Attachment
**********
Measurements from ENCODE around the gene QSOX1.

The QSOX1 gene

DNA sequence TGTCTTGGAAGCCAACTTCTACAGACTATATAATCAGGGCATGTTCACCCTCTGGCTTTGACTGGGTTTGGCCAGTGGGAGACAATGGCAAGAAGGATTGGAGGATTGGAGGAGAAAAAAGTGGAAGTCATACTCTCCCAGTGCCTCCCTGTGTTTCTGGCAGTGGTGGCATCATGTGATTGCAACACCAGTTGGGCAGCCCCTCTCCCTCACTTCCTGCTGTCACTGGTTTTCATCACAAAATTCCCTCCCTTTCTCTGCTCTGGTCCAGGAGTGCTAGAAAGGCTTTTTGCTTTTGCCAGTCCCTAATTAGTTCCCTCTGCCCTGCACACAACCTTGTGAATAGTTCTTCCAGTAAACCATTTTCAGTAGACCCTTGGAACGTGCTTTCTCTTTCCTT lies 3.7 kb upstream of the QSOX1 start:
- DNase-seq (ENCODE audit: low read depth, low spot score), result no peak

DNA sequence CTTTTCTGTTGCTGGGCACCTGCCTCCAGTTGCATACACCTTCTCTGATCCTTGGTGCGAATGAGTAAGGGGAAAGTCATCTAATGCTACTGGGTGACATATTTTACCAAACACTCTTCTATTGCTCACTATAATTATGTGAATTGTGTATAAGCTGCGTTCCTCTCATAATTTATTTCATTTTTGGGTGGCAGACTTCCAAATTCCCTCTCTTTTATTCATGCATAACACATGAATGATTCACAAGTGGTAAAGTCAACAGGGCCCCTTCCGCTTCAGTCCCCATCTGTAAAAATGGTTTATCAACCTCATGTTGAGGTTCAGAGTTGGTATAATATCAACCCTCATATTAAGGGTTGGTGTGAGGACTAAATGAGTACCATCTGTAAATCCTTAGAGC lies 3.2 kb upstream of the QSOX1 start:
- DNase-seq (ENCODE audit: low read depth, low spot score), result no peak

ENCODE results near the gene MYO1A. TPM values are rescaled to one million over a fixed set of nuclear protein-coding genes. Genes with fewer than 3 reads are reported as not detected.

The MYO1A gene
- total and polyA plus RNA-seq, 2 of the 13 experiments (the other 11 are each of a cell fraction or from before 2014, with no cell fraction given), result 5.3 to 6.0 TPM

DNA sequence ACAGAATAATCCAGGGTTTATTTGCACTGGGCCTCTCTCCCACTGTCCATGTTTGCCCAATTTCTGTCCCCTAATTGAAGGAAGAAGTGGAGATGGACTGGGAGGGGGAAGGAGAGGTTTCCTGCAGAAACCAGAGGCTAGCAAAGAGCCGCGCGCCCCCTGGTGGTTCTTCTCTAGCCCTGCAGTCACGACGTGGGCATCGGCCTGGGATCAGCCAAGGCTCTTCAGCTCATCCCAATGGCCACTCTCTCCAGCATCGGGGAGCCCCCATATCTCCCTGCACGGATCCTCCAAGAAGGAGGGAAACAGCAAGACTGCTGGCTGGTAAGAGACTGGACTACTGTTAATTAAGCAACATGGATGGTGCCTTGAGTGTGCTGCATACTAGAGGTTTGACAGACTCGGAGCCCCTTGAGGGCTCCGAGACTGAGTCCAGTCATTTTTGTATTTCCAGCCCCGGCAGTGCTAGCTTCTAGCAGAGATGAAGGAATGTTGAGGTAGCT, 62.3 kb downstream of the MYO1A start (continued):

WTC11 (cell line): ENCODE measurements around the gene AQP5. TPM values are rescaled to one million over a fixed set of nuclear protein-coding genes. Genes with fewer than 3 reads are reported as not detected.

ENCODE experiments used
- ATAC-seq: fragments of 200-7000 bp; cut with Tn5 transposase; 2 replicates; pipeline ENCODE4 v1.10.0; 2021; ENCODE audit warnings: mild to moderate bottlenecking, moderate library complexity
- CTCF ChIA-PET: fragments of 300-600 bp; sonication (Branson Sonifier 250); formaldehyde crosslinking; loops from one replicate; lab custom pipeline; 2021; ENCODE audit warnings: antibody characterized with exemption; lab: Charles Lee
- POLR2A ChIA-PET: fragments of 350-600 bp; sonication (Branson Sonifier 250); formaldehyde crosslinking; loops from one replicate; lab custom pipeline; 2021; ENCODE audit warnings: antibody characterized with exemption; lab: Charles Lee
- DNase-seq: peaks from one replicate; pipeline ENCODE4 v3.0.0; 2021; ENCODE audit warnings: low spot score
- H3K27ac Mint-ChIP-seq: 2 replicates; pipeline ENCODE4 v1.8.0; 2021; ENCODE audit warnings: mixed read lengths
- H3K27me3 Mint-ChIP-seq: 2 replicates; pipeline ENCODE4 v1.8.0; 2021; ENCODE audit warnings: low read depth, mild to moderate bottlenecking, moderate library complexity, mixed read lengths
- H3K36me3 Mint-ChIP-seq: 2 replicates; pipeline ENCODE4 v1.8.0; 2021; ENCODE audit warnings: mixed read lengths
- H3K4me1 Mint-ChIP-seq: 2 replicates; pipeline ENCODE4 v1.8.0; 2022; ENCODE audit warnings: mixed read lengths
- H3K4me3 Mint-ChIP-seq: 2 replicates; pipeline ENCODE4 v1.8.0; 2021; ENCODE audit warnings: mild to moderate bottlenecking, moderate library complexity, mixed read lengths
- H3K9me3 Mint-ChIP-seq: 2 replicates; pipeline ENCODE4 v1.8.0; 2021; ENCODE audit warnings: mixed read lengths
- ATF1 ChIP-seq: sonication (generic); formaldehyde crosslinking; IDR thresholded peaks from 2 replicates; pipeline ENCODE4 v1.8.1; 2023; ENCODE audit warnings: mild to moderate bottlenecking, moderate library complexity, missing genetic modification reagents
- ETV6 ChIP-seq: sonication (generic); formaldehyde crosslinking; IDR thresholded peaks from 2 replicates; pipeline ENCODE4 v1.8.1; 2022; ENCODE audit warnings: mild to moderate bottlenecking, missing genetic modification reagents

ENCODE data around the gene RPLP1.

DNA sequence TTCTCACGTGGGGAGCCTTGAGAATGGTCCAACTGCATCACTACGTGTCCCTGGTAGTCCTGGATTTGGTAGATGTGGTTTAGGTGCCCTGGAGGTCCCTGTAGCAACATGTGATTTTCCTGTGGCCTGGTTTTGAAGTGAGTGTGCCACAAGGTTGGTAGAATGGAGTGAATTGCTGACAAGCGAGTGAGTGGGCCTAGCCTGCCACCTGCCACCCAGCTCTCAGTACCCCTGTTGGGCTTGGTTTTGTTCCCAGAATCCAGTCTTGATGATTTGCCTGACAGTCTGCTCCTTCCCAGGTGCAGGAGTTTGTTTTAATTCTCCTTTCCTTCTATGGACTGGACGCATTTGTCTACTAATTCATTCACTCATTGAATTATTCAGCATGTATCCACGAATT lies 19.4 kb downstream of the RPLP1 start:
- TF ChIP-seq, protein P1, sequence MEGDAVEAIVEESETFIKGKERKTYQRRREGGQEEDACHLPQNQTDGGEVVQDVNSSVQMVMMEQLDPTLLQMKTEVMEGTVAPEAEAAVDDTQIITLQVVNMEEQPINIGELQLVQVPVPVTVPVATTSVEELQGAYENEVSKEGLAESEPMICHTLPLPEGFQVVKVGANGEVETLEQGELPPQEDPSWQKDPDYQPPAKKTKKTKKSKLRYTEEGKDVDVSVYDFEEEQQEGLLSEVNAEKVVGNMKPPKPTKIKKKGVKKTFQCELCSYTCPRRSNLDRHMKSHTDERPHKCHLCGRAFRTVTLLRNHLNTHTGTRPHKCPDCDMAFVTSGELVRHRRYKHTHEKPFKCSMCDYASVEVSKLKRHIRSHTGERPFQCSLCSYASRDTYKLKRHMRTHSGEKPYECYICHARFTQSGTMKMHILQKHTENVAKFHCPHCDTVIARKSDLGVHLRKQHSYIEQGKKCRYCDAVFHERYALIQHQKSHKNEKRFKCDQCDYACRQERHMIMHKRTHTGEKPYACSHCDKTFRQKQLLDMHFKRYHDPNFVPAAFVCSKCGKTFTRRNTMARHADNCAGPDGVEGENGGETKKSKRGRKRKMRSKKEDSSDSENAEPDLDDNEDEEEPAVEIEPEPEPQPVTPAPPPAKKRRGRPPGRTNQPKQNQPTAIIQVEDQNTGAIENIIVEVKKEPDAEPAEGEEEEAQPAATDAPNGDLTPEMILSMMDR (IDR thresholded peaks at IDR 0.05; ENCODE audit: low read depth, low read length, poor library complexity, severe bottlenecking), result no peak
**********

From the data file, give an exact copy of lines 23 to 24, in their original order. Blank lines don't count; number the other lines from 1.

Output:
- ATF1 ChIP-seq: sonication (generic); formaldehyde crosslinking; IDR thresholded peaks from 2 replicates; pipeline ENCODE4 v1.8.1; 2023; ENCODE audit warnings: mild to moderate bottlenecking, moderate library complexity, missing genetic modification reagents
- ETV6 ChIP-seq: sonication (generic); formaldehyde crosslinking; IDR thresholded peaks from 2 replicates; pipeline ENCODE4 v1.8.1; 2022; ENCODE audit warnings: mild to moderate bottlenecking, missing genetic modification reagents